Hybrid optoelectronic devices based on blends of hard and soft semiconductors can combine the properties of the two material types, opening the possibility for devices with novel functionality and properties, such as cheap and scalable solution-based processing methods. However, the efficiency of such devices is limited by the relatively slow electronic communication between the material compone ... read more


SOLAR DAILY
OX2 wins concession for one of Sweden's largest biogas plants

A more efficient way of converting ethanol to a better alternative fuel

Now is the time to uncover the secrets of the Earth's microbiomes

Brazil pins renewable energy hopes on 2nd generation ethanol

SOLAR DAILY
Swimming devices could deliver drugs inside the body

Robot adds new twist to NIST antenna measurements and calibrations

Kennedy now firmly established as a 21st Century Spaceport

These are the robots you're looking for

SOLAR DAILY
UN report takes global view of 'green energy choices'

Dogger Bank lidar confirms technology meets met masts for wind data collection

Pilot Hill Wind Project Closes Financing from GE and MetLife

German power giant RWE to spin off renewables business

SOLAR DAILY
Global bicycle ownership has halved in 30 years

GM to sell China-made vehicle in US first

Eliminating 'springback' to help make environmentally friendly cars

Lyft allies with Asia peers in Uber challenge

SOLAR DAILY
Carbon capture analyst: 'Coal should stay in the ground'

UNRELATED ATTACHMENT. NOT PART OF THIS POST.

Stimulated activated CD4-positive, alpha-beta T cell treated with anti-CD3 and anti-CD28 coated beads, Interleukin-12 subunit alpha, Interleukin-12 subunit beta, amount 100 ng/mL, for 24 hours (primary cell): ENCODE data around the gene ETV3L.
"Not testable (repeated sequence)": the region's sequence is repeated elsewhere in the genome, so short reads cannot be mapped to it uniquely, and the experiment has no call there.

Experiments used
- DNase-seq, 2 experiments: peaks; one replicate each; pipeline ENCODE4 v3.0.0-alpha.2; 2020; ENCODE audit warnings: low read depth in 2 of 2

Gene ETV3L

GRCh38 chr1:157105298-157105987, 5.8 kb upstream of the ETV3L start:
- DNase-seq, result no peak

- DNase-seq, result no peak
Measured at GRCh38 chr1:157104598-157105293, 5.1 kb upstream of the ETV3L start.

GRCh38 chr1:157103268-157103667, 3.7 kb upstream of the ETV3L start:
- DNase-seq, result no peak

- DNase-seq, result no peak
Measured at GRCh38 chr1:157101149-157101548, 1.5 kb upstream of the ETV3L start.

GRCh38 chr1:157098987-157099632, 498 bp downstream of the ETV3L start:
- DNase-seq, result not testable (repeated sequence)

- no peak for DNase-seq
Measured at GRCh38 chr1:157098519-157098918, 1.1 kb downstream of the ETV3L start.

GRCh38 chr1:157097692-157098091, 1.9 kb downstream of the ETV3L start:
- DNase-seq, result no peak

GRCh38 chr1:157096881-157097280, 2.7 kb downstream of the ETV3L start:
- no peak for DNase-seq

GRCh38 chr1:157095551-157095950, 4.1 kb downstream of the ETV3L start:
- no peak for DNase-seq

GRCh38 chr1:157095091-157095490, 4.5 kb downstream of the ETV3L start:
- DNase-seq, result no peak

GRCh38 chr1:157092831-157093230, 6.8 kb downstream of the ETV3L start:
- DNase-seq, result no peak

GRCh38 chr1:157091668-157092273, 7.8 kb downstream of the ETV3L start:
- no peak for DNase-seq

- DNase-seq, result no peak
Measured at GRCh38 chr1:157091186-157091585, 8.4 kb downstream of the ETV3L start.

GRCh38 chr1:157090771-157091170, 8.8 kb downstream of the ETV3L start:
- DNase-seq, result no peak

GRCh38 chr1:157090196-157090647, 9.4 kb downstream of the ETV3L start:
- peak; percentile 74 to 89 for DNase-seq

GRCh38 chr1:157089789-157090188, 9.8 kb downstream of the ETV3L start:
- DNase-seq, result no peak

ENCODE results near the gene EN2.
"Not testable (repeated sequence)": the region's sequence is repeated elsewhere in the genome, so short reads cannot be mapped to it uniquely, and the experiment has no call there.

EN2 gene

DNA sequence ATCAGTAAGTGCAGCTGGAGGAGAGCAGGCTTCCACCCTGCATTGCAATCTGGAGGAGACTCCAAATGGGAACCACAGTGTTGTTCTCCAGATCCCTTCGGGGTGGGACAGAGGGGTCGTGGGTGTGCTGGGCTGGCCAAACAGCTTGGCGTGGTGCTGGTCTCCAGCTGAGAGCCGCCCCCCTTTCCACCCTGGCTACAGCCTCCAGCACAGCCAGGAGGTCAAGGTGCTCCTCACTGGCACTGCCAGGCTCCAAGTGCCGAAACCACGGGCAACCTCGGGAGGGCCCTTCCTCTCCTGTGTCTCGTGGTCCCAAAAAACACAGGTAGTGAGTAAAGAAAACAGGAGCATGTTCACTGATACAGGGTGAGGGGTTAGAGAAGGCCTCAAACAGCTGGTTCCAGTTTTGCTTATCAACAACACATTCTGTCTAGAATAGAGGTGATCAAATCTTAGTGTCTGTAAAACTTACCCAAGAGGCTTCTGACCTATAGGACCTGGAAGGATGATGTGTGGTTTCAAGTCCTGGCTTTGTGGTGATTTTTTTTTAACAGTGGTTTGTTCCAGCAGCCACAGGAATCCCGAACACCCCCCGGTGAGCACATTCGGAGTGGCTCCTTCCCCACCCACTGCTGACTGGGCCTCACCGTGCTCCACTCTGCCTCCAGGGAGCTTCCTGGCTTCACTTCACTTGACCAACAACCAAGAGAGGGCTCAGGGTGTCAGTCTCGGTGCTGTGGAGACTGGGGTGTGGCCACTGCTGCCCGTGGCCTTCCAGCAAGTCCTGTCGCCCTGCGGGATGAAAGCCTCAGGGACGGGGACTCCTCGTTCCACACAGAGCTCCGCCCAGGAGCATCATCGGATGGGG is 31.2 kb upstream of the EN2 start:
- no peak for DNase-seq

Saft to supply LION batteries to power Textron control stations

36 countries launch world alliance for geothermal energy

Australia riding coal train despite climate pleas

SOLAR DAILY
New Delhi to construct six fast breeder reactors over 15 years

Russian ready to reprocess spent Fukushima nuclear fuel

South Korea offers to participate in Czech nuclear program

PPPL physicists propose new plasma-based method to treat radioactive waste

SOLAR DAILY
Addressing climate change should start with energy efficiency

CO2 emissions set for historic fall in 2015: study

Mexico to spend $23 billion to cut greenhouse gases

New Zealand joins geothermal alliance

SOLAR DAILY
N. Korea 'declares war' on deforestation at Paris climate talks

US forest products in the global economy

At UN talks, African countries aim to restore 100 mn hectares of forest

Eyes in the sky track health of Earth's African 'lung'




Memory Foam Mattress Review
Newsletters :: SpaceDaily :: SpaceWar :: TerraDaily :: Energy Daily
XML Feeds :: Space News :: Earth News :: War News :: Solar Energy News






The content herein, unless otherwise known to be public domain, are Copyright 1995-2017 - Space Media Network. All websites are published in Australia and are solely subject to Australian law and governed by Fair Use principals for news reporting and research purposes. AFP, UPI and IANS news wire stories are copyright Agence France-Presse, United Press International and Indo-Asia News Service. ESA news reports are copyright European Space Agency. All NASA sourced material is public domain. Additional copyrights may apply in whole or part to other bona fide parties. All articles labeled "by Staff Writers" include reports supplied to Space Media Network by industry news wires, PR agencies, corporate press officers and the like. Such articles are individually curated and edited by Space Media Network staff on the basis of the report's information value to our industry and professional readership. Advertising does not imply endorsement, agreement or approval of any opinions, statements or information provided by Space Media Network on any Web page published or hosted by Space Media Network. Privacy Statement